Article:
In an earlier era of DFW hip-hop, the arrest and incarceration of a young artist like Tay-K, an 18-year-old Arlington rapper who was charged with at least two separate counts of capital murder along with several other criminal charges, could have nearly crippled the metroplex’s momentum. Tay-K, now infamous within hip-hop for “The Race,” a monumental and polarizing hit record that currently sits with over 100 million YouTube views and Billboard notoriety, and the mythos around his music was almost instantly intriguing if not downright problematic. Yet in 2017, Arlington, the sparse Southwestern city of the DFW area, littered with theme parks and sports venues, had an artist that was seemingly carrying the weight of the city on his back at only 17.

The Arlington hip-hop scene, whether supported by its big brothers in the metroplex or inspired by seeing artists like Tay-K find fame so quickly, however tragic, has quietly shown that the talent in the metroplex is not confined to the most prominent cities. Instead, artists such as Jonathan Joseph, B. Anderson, and Yak The Mack, while still striving to maneuver through a crowded landscape of both DFW and national hip-hop scenes, have ensured that Arlington encapsulates the creative hubs bubbling on the outskirts of the metroplex. Slowly, but increasingly, the weight of success for an entire city is no longer dependent on one artist, but on the shoulders of the many rising through the ranks.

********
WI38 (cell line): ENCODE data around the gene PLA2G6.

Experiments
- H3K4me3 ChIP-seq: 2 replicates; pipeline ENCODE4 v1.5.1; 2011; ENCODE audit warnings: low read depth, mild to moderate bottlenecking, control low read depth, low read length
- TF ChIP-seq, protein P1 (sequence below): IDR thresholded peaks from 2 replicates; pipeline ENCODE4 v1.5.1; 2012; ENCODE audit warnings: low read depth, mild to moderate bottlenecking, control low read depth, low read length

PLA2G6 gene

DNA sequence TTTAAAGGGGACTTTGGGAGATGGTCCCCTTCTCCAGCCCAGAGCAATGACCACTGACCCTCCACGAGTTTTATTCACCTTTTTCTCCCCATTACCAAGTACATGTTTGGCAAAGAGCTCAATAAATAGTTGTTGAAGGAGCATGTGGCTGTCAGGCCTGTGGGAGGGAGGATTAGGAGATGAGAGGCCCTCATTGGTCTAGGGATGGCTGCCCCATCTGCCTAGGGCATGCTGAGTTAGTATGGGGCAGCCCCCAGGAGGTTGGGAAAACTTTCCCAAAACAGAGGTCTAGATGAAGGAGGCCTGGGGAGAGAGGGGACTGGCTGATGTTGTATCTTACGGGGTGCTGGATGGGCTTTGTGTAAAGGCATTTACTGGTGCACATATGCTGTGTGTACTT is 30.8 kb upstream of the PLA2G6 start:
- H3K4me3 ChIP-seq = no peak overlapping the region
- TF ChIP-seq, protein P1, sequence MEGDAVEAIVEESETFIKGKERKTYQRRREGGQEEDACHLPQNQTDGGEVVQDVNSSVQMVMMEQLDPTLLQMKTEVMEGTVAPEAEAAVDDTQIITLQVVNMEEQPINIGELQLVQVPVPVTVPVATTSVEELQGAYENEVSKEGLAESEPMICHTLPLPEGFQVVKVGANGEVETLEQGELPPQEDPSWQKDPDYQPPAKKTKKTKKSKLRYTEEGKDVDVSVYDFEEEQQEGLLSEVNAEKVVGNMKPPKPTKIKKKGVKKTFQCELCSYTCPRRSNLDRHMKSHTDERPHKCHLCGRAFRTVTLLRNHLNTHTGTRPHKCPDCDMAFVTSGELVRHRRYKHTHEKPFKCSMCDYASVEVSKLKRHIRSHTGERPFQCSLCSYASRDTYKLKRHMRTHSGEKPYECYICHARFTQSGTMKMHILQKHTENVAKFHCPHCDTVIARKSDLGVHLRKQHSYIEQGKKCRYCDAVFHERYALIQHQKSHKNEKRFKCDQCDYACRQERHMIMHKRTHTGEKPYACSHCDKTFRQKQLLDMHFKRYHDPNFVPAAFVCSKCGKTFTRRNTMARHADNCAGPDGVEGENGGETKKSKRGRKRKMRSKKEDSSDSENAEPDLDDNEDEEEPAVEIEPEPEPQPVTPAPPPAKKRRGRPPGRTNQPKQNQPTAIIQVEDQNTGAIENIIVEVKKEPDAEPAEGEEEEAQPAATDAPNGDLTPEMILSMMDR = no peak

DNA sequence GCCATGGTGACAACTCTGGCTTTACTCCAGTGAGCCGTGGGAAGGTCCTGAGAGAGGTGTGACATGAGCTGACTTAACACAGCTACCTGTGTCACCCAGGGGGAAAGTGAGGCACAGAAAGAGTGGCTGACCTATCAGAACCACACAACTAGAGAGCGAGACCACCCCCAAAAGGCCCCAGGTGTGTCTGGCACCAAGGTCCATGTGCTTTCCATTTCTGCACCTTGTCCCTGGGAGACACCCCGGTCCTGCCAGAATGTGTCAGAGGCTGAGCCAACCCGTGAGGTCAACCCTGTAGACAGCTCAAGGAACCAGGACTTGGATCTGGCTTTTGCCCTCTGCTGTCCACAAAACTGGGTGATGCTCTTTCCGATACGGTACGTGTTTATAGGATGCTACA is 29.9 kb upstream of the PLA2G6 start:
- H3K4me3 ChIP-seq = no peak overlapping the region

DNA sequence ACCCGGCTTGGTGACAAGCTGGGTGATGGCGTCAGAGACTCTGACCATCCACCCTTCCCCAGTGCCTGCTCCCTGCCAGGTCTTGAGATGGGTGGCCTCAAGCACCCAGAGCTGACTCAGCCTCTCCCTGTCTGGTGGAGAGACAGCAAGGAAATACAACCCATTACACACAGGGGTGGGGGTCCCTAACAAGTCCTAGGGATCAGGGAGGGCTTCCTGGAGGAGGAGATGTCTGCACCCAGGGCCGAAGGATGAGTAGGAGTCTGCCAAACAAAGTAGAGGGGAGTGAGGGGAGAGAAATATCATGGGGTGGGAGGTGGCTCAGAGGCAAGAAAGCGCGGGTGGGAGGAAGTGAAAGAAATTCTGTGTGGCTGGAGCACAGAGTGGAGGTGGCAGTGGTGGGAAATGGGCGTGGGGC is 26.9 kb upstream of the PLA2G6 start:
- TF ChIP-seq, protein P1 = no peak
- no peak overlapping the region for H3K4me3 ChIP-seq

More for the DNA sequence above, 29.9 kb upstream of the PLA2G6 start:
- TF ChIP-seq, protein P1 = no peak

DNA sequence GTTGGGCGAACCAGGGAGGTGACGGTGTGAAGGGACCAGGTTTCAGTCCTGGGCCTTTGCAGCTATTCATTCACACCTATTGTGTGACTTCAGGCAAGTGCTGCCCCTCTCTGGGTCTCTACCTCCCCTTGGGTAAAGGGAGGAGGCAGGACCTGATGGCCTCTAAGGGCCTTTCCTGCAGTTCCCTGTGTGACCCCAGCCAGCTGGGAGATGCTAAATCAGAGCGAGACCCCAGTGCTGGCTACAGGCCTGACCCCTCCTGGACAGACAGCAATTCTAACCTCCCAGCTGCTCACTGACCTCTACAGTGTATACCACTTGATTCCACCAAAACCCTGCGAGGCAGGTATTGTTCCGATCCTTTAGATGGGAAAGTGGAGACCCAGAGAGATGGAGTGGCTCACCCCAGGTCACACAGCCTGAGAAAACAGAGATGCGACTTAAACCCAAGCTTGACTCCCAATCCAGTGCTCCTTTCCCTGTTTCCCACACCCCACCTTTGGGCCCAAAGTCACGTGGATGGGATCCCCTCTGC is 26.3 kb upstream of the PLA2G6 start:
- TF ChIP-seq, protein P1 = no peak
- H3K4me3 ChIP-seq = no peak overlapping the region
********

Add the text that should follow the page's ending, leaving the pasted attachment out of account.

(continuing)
The Infrastructure